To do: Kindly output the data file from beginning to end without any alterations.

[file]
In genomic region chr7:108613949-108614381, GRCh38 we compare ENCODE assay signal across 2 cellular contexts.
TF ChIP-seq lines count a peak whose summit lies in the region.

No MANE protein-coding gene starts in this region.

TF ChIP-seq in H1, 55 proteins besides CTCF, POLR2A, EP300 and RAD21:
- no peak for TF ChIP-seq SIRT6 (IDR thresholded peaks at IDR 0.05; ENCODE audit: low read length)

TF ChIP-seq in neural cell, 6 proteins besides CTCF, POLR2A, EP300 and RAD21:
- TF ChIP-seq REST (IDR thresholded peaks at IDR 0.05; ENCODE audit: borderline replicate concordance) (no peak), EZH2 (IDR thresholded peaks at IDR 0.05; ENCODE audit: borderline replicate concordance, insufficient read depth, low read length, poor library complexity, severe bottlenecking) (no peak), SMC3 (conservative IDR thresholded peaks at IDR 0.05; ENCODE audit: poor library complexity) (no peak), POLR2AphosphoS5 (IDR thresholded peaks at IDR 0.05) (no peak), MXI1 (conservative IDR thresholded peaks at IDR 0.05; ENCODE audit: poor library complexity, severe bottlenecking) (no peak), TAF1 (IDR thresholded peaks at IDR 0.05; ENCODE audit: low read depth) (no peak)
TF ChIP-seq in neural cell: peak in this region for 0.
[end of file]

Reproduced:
In genomic region chr7:108613949-108614381, GRCh38 we compare ENCODE assay signal across 2 cellular contexts.
TF ChIP-seq lines count a peak whose summit lies in the region.

No MANE protein-coding gene starts in this region.

TF ChIP-seq in H1, 55 proteins besides CTCF, POLR2A, EP300 and RAD21:
- no peak for TF ChIP-seq SIRT6 (IDR thresholded peaks at IDR 0.05; ENCODE audit: low read length)

TF ChIP-seq in neural cell, 6 proteins besides CTCF, POLR2A, EP300 and RAD21:
- TF ChIP-seq REST (IDR thresholded peaks at IDR 0.05; ENCODE audit: borderline replicate concordance) (no peak), EZH2 (IDR thresholded peaks at IDR 0.05; ENCODE audit: borderline replicate concordance, insufficient read depth, low read length, poor library complexity, severe bottlenecking) (no peak), SMC3 (conservative IDR thresholded peaks at IDR 0.05; ENCODE audit: poor library complexity) (no peak), POLR2AphosphoS5 (IDR thresholded peaks at IDR 0.05) (no peak), MXI1 (conservative IDR thresholded peaks at IDR 0.05; ENCODE audit: poor library complexity, severe bottlenecking) (no peak), TAF1 (IDR thresholded peaks at IDR 0.05; ENCODE audit: low read depth) (no peak)
TF ChIP-seq in neural cell: peak in this region for 0.